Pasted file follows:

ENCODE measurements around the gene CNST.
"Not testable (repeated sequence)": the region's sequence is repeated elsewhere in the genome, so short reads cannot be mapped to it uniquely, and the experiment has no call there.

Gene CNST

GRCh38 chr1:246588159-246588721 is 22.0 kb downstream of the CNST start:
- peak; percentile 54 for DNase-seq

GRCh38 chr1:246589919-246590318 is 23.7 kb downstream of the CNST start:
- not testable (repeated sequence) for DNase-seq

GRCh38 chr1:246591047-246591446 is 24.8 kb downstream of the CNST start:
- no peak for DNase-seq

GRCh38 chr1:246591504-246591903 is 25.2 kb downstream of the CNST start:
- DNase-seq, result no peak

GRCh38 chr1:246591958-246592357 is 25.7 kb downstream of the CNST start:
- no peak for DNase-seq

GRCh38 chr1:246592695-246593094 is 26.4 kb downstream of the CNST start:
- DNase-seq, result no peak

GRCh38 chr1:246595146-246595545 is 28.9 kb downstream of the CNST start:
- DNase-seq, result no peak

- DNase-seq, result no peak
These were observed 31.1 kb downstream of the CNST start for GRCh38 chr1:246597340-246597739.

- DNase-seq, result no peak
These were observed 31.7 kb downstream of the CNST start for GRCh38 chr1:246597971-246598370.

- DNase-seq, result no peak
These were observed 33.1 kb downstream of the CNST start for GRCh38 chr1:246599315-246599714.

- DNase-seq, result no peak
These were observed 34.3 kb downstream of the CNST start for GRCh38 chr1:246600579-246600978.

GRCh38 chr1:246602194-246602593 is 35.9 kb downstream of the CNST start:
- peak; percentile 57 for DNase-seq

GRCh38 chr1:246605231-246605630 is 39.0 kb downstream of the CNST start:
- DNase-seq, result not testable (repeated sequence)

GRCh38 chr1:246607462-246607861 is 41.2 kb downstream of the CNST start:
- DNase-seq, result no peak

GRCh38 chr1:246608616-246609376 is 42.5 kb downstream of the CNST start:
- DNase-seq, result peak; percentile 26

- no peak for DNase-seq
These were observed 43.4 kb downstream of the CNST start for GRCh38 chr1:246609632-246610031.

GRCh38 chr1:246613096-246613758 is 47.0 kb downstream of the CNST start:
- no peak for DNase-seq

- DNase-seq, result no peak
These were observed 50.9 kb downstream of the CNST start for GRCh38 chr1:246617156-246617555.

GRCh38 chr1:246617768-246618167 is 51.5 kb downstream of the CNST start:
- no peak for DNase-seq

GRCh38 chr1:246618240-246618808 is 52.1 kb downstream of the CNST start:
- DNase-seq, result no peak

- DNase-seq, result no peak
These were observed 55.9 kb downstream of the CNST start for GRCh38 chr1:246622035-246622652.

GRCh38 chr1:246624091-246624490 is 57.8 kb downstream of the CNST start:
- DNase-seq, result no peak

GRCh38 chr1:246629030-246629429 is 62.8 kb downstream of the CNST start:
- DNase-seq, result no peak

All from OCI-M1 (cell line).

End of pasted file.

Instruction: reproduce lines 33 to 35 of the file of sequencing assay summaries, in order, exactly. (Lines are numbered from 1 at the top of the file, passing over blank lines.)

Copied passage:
- DNase-seq, result peak; percentile 26

- no peak for DNase-seq
These were observed 43.4 kb downstream of the CNST start for GRCh38 chr1:246609632-246610031.